...

Many Samaritans from that city believed in him because of the woman’s testimony, “He told me everything I have ever done.” So when the Samaritans came to him, they asked him to stay with them; and he stayed there two days. And many more believed because of his word. They said to the woman, “It is no longer because of what you said that we believe, for we have heard for ourselves, and we know that this is truly the Savior of the world.” (John 4:1-30, 39-42, NRSV)

The early church read this text as a model for the transformation of those who encounter Christian faith, but with one minor shift from how most contemporary readers hear this text...they presumed that this was indeed a woman of faith, of reputation, and of longing who sought the truth wherever it took her and wherever it found her. And on this day, it found her at the place where she was. It was an ordinary place with an extraordinary history of connection and even marriage going all the way back to Jacob himself. But for this woman, and those who would soon believe her message, this place took on new meaning as it was the location of an encounter with the unexpected. Remember, she proclaims through the town proclaiming, “Come and see a man who told me everything I have ever done! He cannot be the Messiah, can he?” (John 4:29, NRSV)

In fact, an entire tradition arose about what happened to this woman. The historians of the middle ages named her Photina and told of the boldness with which she proclaimed the Good News through the entirety of her life, leading to her eventual martyrdom. One story suggests that she converted the daughter of Nero and was martyred in Rome. Another recounts that she preached the Gospel in Carthage and died as a religious and political prisoner there. Although clearly beyond the scope of what we learn from the biblical text of this unnamed woman, in general, nearly all commentators from both the ancient and medieval periods of Christian faith view the Samaritan woman as a capable, compelling recipient of salvation and witness to the faith. Craig Farmer in his review of the major interpreters of this story summarizes it this way:

Although ancient and medieval commentaries on the fourth Gospel do not commemorate these extracanonical accomplishments, they portray the Samaritan woman’s personality and discipleship in equally flattering ways. Not only does she beautifully model the sinner’s conversion to Christ, but she also demonstrates admirable zeal in bearing witness to Christ among her fellow Samaritans. On the basis of her testimony, a host of the citizens of Sychar come to faith in Christ, a feat matched by none of Jesus’ disciples in the pages of the Gospels. (Farmer 365)

Is this the way that you have heard this text explored? For me, it most certainly is not!

The way that I have always encountered this text goes something like this…

A Samaritan woman, with a deeply problematic life of immorality and social exclusion, has come for water in the middle of the day because she is such a pariah that she must come alone. It is this serial adulterer who has had five husbands and now is simply living with a man, who happens upon Jesus. And it is there, confronted by the revelation of her sinful life, the full weight of her guilt and shame, feeling completely exposed by this stranger that knows all her deepest secrets, that she comes to believe that this is who Jesus is.

The single problem with this interpretive backfilling of this story is this: There is no evidence whatsoever that it is true, and in fact, the very text that is interpreted this way mitigates against such a profoundly slanderous reading! [For more about this consult this article by Maccini.]

There is no mention of why she came in the middle of the day, there is no suggestion that she is alone, and there is no suggestion that she interprets Jesus’ insights into her story as provoking guilt, shame, or even repentance!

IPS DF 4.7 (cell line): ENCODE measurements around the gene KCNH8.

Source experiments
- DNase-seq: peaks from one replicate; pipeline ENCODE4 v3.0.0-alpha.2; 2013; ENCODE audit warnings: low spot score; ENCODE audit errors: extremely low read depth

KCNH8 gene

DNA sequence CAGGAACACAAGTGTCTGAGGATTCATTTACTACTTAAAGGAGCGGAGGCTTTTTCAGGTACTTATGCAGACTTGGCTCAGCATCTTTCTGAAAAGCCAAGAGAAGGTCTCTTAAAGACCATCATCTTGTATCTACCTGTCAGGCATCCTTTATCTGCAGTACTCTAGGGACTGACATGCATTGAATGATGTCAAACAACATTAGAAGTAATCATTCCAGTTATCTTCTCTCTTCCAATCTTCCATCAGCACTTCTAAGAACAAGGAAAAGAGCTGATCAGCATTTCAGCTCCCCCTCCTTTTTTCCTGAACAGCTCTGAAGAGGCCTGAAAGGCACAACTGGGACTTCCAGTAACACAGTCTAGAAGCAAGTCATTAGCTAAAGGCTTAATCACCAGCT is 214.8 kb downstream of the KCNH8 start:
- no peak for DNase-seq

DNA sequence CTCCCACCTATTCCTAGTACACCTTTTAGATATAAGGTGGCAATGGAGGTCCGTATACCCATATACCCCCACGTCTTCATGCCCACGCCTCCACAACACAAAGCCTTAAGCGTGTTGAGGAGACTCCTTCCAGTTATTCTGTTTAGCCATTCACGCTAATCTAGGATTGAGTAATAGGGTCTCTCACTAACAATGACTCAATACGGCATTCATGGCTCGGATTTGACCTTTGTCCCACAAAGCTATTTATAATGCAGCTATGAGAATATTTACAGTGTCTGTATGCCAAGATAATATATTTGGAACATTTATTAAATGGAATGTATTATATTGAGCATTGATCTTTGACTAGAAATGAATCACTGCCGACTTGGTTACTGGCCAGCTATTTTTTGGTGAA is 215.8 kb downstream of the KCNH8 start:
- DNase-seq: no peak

But instead of trying to describe the ways in which this history of interpretation takes such a downward spiral beginning in the writings of the early Reformers, from which we take our own theological and interpretive heritage, I want to try to get at the underlying issue that directs us to these kinds of readings.

The Categorical Insufficiency of Salvation = Forgiveness of Guilt/Sin

And the core of these issues is this: Particularly in the traditions that are in the lineage of the Protestant Reformation (of which theologically Churches of Christ most certainly are), the primary focus and primary problem in need of resolution in theological constructions of salvation is as follows: forgiveness for guilt incurred by sin committed by the person.

In other words, for people in the Protestant line of interpretation around this text, we must first find the guilty agent in order that the work of salvation can properly begin.

The real problem however is this: Salvation as merely the forgiveness of guilt is insufficient. There are so many elements of our lives in need of salvation that have absolutely nothing to do with forgiveness.

It is for this reason that I would like to propose that we think about the Samaritan woman in this story, as well as ourselves and those around us, not as wicked, but as wounded.

This is not a suggestion that we should replace wicked with wounded, for there are undoubtedly persons and powers and communities that perpetrate unspeakable evils in the world and against people everyday. Instead I want to suggest that we must expand our language and our categories to think about the way in which all persons are wounded persons.    

Think back to the Samaritan woman of our text. The early Reformers painted her as a sarcastic, belittling, sexually promiscuous, flagrant sinner who responds to Jesus with thinly veiled contempt...until Jesus shakes her with the revelation of her utter wickedness. They want us to understand that only after demonstrating to this woman how awful she was could she begin to be prepared to receive how good and how redemptive the person talking to her could be.

And this kind of pattern, of exposing our depravity as a mechanism of bringing about conversion, is so deeply engrained in our faith and even in the very systems that govern our society. It could be argued that the entire American project is rooted in this malformative vision initiated by Augustine and transmitted to us through the pens and pulpits of people like John Calvin and Martin Luther. America is after all, the only nation in the world in which the fundamental commitments and categories of the Protestant Reformation are connected, sometimes inseparably, to the powers of the State.